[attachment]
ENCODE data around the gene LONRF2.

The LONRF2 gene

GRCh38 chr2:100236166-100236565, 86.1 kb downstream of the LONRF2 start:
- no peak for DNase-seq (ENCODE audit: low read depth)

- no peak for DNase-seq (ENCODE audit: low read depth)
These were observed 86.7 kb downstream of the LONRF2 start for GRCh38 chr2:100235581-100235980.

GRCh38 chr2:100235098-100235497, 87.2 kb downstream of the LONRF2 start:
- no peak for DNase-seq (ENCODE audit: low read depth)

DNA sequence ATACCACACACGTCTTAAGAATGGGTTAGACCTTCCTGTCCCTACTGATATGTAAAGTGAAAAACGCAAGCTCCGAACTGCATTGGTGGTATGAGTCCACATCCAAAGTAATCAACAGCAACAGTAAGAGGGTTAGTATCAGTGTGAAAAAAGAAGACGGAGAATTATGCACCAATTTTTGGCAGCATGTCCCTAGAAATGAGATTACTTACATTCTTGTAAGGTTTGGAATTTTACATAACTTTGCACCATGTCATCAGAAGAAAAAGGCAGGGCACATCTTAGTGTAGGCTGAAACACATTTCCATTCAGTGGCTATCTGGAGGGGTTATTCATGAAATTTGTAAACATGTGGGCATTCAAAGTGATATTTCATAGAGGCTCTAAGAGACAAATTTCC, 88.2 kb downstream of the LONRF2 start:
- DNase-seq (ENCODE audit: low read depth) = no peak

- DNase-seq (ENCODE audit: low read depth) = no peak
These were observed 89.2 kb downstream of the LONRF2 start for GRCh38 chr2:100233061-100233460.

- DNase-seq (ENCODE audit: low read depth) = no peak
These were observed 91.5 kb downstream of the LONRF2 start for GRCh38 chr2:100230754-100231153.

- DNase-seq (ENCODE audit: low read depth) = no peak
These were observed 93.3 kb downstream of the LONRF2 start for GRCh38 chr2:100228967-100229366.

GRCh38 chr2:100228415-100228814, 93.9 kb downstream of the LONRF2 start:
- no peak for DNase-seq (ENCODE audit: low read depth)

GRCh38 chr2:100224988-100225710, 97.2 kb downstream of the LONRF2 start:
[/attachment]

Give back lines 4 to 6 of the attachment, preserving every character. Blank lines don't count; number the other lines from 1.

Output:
- no peak for DNase-seq (ENCODE audit: low read depth)

- no peak for DNase-seq (ENCODE audit: low read depth)
These were observed 86.7 kb downstream of the LONRF2 start for GRCh38 chr2:100235581-100235980.